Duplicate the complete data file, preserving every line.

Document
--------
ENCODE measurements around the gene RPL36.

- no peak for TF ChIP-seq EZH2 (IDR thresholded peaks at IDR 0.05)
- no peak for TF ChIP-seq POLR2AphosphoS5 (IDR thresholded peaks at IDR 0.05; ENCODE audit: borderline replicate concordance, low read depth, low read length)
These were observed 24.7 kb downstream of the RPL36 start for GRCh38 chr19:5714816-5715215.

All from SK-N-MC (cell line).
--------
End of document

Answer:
ENCODE measurements around the gene RPL36.

- no peak for TF ChIP-seq EZH2 (IDR thresholded peaks at IDR 0.05)
- no peak for TF ChIP-seq POLR2AphosphoS5 (IDR thresholded peaks at IDR 0.05; ENCODE audit: borderline replicate concordance, low read depth, low read length)
These were observed 24.7 kb downstream of the RPL36 start for GRCh38 chr19:5714816-5715215.

All from SK-N-MC (cell line).